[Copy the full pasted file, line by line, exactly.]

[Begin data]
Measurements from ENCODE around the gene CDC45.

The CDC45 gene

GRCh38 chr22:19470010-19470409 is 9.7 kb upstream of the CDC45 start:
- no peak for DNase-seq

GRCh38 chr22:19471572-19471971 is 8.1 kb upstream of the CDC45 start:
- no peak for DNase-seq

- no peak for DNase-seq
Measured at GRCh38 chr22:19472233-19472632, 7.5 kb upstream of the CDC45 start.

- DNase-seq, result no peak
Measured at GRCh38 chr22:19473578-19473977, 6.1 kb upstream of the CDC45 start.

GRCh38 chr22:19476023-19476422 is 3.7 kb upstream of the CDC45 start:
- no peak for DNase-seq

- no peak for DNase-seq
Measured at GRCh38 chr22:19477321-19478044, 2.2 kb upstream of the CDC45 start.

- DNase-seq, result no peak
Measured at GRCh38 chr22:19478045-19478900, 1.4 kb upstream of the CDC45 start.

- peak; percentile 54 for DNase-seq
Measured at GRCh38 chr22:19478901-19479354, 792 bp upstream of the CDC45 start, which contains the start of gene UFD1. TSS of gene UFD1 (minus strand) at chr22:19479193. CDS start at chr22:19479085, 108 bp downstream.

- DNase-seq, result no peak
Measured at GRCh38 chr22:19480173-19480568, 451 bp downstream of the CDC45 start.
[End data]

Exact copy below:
Measurements from ENCODE around the gene CDC45.

The CDC45 gene

GRCh38 chr22:19470010-19470409 is 9.7 kb upstream of the CDC45 start:
- no peak for DNase-seq

GRCh38 chr22:19471572-19471971 is 8.1 kb upstream of the CDC45 start:
- no peak for DNase-seq

- no peak for DNase-seq
Measured at GRCh38 chr22:19472233-19472632, 7.5 kb upstream of the CDC45 start.

- DNase-seq, result no peak
Measured at GRCh38 chr22:19473578-19473977, 6.1 kb upstream of the CDC45 start.

GRCh38 chr22:19476023-19476422 is 3.7 kb upstream of the CDC45 start:
- no peak for DNase-seq

- no peak for DNase-seq
Measured at GRCh38 chr22:19477321-19478044, 2.2 kb upstream of the CDC45 start.

- DNase-seq, result no peak
Measured at GRCh38 chr22:19478045-19478900, 1.4 kb upstream of the CDC45 start.

- peak; percentile 54 for DNase-seq
Measured at GRCh38 chr22:19478901-19479354, 792 bp upstream of the CDC45 start, which contains the start of gene UFD1. TSS of gene UFD1 (minus strand) at chr22:19479193. CDS start at chr22:19479085, 108 bp downstream.

- DNase-seq, result no peak
Measured at GRCh38 chr22:19480173-19480568, 451 bp downstream of the CDC45 start.